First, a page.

I was pretty calm during the hours it took for them to place the IV, but I made my husband hold my hand while they gave me the morphine. The nurse diluted it and gave it to me slowly, but still, I panicked and had to be reminded to breathe. My brain felt like Rice Krispies, all snap-crackle-popping, but within minutes, the excruciating pain had faded to a somewhat distant throb, and I could breathe for the first time in forever.

It was 2 hours later that I asked for more. I had waited awhile because, in my ignorance, I thought it was supposed to last for like 6 or 8 hours, and by the time 2 hours had passed, I was right back to where I had been - in agony. The nurse explained that I could have it once an hour, and to not let the pain get away from me like that again, to page her when it got to a “4” on that old 1 to 10 scale. For me, that seemed to be about every hour and a half.

Bring it on, bitches.

I still didn’t like the way it felt. It still panicked me every time. Plus, I can’t sleep on the damned stuff. Well, sort of I sleep…I nod off for 10 minutes and am astounded that hours haven’t passed. It makes me itch something fierce - I still have great welts of morphine-rash on my face and chest. But…I no longer wanted to shoot myself, or claw my eyes out with my own fingers, so I continued to ask for it when I needed it.

Fast forward to the next night…after a day of tests and labs and results and “Am I going to live?” and surgeries being scheduled and rescheduled and childcare found and bosses notified…and a big old yummy dose of morphine about every 2 hours.

I was laying in my hospital bed, and my husband was on the couch next to me. And…the speakers on my hospital bed started to whisper.

That’s not right, I thought. I know that’s not right. I adjusted my pillow so that I couldn’t hear my bed whisper to me. As I did so, I caught a glimpse of a large black-and-white cat that had pens instead of claws jumping around to the side of my bed. Curiouser and curiouser…

I knew I was hallucinating. I found out later that that’s actually a good thing - it’s when you don’t know that you are that the medical profession gets really worried. But at the time, I was intent on acting like nothing was going on, because seriously, who hallucinates on morphine?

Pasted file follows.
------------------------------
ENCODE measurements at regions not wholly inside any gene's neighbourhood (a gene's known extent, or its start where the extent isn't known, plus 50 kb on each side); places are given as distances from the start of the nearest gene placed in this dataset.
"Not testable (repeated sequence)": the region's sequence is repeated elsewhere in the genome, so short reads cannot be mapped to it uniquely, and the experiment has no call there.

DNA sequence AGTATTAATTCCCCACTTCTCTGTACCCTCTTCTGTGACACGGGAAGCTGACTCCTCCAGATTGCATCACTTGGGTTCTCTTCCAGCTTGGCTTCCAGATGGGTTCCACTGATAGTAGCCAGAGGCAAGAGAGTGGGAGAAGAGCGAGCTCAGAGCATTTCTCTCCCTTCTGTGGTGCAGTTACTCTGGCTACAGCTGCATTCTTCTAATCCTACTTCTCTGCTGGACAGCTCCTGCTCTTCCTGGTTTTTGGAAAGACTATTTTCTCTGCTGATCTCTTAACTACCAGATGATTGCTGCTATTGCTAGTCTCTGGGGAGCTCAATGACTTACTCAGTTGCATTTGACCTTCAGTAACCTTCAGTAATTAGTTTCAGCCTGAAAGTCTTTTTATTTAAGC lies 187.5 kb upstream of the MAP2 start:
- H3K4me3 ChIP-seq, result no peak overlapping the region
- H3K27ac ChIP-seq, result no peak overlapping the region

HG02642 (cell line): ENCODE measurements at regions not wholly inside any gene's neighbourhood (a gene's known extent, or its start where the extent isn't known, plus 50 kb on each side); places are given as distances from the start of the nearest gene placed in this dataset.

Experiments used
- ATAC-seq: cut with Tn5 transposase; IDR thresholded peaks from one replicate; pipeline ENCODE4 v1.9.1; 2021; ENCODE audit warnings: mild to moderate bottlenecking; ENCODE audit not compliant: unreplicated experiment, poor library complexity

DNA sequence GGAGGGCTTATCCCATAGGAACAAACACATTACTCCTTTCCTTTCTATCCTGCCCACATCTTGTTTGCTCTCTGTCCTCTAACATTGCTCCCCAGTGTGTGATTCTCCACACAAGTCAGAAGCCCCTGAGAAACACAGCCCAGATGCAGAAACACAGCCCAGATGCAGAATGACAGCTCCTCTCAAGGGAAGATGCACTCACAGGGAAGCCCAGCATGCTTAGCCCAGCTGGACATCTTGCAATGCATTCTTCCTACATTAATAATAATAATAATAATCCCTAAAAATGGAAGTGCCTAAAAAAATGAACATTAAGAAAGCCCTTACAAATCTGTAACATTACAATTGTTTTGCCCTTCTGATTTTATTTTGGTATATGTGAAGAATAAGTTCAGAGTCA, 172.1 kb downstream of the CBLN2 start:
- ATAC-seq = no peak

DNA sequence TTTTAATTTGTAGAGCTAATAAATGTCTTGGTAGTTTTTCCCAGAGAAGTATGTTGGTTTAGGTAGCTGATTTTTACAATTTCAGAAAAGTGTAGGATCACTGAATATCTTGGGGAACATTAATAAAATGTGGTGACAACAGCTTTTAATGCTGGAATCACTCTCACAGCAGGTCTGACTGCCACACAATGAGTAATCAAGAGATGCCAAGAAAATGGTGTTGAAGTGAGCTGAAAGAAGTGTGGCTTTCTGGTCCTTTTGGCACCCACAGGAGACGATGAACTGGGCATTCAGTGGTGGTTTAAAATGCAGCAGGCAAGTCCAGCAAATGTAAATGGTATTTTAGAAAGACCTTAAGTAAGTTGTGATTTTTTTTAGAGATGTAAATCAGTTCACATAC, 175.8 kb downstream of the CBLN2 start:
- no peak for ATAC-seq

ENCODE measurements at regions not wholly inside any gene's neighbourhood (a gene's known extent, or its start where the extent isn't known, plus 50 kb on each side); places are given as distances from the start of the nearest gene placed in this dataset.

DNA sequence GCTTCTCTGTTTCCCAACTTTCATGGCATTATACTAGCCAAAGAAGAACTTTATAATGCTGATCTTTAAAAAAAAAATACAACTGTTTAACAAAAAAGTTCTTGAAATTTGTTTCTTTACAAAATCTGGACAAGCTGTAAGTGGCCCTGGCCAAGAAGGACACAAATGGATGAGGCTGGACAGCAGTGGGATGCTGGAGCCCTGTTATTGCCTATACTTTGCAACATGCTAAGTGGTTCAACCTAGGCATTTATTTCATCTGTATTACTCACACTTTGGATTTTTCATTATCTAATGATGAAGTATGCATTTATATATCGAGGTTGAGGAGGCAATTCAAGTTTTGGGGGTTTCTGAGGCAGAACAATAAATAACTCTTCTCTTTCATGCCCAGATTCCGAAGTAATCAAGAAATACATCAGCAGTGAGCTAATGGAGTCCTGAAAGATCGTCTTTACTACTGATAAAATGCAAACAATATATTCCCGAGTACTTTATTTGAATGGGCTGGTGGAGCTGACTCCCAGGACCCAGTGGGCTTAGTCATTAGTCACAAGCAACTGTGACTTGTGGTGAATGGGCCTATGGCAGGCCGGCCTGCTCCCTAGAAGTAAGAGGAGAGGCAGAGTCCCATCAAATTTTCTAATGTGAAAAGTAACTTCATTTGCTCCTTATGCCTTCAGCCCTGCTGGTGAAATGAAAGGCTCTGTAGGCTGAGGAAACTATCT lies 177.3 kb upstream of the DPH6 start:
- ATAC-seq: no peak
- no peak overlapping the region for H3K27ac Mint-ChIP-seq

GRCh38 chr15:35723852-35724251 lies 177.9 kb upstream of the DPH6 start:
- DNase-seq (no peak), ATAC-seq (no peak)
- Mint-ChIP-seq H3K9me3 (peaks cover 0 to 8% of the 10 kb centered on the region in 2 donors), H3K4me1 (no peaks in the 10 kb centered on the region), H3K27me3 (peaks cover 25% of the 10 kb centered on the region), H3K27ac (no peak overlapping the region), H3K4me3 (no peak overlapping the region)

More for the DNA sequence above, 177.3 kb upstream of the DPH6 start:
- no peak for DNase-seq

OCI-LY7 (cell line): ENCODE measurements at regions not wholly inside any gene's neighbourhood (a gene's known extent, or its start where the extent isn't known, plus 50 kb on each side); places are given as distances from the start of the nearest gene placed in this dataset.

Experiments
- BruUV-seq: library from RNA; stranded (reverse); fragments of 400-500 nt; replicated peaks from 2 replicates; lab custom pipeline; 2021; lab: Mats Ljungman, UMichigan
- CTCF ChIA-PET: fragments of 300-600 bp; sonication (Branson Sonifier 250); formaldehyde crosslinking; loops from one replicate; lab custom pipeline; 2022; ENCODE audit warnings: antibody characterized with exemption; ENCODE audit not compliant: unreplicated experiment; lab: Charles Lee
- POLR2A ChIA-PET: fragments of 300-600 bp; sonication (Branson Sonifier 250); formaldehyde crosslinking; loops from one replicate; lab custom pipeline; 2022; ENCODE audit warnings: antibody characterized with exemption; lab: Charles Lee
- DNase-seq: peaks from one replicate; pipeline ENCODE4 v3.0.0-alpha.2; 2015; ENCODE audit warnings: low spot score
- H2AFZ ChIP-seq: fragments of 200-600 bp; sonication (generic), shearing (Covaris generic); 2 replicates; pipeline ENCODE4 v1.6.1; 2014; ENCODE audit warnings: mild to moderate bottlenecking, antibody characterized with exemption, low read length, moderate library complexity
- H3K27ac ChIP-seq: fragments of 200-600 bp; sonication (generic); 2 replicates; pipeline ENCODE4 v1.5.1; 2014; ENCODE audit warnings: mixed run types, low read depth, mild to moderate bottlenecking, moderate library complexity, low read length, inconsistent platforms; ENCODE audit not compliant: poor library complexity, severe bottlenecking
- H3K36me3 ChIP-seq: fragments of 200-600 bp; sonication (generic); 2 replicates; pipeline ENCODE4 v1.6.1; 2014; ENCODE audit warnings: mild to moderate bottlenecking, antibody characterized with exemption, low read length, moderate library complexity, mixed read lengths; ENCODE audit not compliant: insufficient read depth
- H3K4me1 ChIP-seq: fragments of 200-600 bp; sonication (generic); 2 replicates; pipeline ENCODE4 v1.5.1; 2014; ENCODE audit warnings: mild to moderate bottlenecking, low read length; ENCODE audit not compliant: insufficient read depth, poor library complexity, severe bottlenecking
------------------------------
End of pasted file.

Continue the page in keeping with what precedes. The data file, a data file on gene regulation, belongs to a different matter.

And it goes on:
Apparently Sam Kilgore does.

I started to giggle…not because it was funny (although a lot of it was), but because I was so nervous and was trying to play it cool. Have you ever tried to play it cool when you’re higher than a kite? Yeah, it makes for nervous giggling.

My husband said something to me, but I don’t remember what - I was more concerned with the fact that his head had gotten really, really big. So had all the people passing by in the hallway…all of them had heads like balloons.

But mostly, it was what the TV started to say to me that made me lose it. I was watching HGTV - pretty innocent. Some young couple was trying to buy a duplex. The realtor was a nice young guy. He explained to the couple that he would love to sell them this house, but that it came with an old woman from Argentina who was missing some teeth but who really liked threesomes.


“Why would he say that?” I said to the room at large.

“Who would say what?” my husband asked.

“That realtor, talking about threesomes with some old woman with missing teeth from Argentina,” I said, pointing to the TV, and my husband buzzed the nurse.  When did HGTV get X-rated?

I don’t remember what all I said, but I do know the nurse was crying she was laughing so hard, and I know that her laughter reassured me that I was going to be okay…nurses don’t laugh unless the outcome is good. She gave me something to put my silly, hallucinating ass to sleep and it was agreed that I would go on half-doses of morphine, extremely diluted, from there on out.

I did much better, then.

So, I still don’t trust morphine. In fact, I trust it even less, now. For awhile there it had me fooled.

I’m back at home, for now. They did an ERCP on me, in an attempt to retrieve the stone from my duct, but (lucky me), I have some weird syndrome that means my bile duct is incredibly narrow, and although the little sucker managed to wedge itself in there, the surgeon was unable to unwedge it. That means I’m off to a bigger hospital that has some sort of magical machine that will literally crunch the stone (doctor’s words, not mine) before they pull it out. This is all done by shoving stuff down my throat. And even though the surgeon was unable to retrieve the stone, he managed to put a splint in to widen the duct a little, allowing me quite a bit of relief from the pain and nausea, as well as allowing some of the backed up bile that was causing my liver problems and jaundice to pass through. I’m certainly looking less yellow. After that, I can have my gallbladder removed, about a week later. I’m not nervous about it - it’s done with 3 tiny incisions, and I think they’ll let me go home that afternoon, as soon as I can pee or something. I have a 14 month old…I think I’ll manage to pee just as soon as they’ll let me.

I think I’ll manage to avoid the morphine, too.